A Rutgers University study on Medicaid patients found that the top one percent of high-cost hospital users often had a mental health or substance abuse diagnosis. Additionally, studies have shown people with a behavioral health problem can live up to 25 years less than the rest of the population. Speakers at the conference were invited to discuss Medicaid’s role in the reform efforts, as well as the regulatory barriers to integrating behavioral health care into primary care offices. Representatives from New York, Colorado and Tennessee were invited to share how Medicaid has improved mental health care delivery in those states.
Children’s Defense Fund–New York and other Health Care for All New York (HCFANY) members are monitoring health system transformation in New York state to ensure that reforms reflect the unique health care needs of children. HCFANY’s new blog and factsheet highlight guiding principles, opportunities and challenges for making sure health transformation works for kids.
In other news, HCFANY also published a blog highlighting findings from a recent report by Pioneer Institute that demonstrate the lack of basic price information available to health care consumers.
Medicaid Matters New York is conducting a survey to assess the degree to which community-based organizations (CBOs) are engaged in New York’s Delivery System Reform Incentive Program (DSRIP). The survey will illuminate where the need exists for advancing community interests in local DSRIP regions and spur state level advocacy to ensure the DSRIP process engages CBOs in meaningful ways.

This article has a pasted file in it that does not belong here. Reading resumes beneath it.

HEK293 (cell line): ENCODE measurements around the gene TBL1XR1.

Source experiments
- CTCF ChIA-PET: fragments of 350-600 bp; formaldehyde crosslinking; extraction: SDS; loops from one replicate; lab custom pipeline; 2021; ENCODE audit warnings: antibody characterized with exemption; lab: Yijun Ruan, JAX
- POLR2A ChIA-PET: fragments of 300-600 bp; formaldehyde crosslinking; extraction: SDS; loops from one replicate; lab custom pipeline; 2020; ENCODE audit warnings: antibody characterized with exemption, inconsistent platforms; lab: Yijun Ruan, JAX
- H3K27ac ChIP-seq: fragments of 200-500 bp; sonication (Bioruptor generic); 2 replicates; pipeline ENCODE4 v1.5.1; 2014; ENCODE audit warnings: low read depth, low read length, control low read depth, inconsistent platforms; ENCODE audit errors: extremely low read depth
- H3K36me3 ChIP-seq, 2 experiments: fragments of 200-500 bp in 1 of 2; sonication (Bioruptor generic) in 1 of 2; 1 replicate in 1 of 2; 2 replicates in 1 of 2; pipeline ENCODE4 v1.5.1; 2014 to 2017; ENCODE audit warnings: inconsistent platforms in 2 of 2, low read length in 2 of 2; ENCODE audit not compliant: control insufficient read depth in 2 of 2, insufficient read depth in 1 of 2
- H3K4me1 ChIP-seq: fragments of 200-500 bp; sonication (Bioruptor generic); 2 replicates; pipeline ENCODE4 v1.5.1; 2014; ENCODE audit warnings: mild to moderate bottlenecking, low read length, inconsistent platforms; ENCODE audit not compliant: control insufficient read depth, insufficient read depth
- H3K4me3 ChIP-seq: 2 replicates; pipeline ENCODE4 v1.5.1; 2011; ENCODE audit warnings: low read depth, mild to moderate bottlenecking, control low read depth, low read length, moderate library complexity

Oregon’s new waiver proposal for the Medicaid and Children’s Health Insurance Program includes a significant emphasis on supportive housing services for beneficiaries and also seeks additional funding to boost behavioral health coordination. The plan aims to drill down on key social determinants of health that have reached crisis levels in Oregon.
According to a Pittsburgh Post-Gazette article, fourteen managed care companies have submitted bids to participate in Community HealthChoices, the state’s managed long-term services and supports program. The program, which is expected to serve over 400,000 beneficiaries, is slated to start in southwest Pennsylvania on Jan. 1, 2017. The state is expected to choose the successful bidders in June.
Healthy Connections Prime, the state’s demonstration project for dually eligible beneficiaries 65 and older recently announced that a second wave of passive enrollment affecting beneficiaries in nineteen counties will begin in July 2016. Unlike the first wave of passive enrollment, beneficiaries in the second wave will include those who need home and community-based services. To date, almost 6,000 members have enrolled in a Coordinated and Integrated Care Organization (CICO) within the demonstration project.
Last month, Virginia’s Department of Medical Assistance Services (DMAS) released its request for proposals (RFP) for the state’s Medicaid Managed Long-Term Services and Supports (MLTSS) program. The MLTSS will build upon the Commonwealth Coordinated Care (CCC) dual eligible demonstration program, which will be phased out at the end of 2017.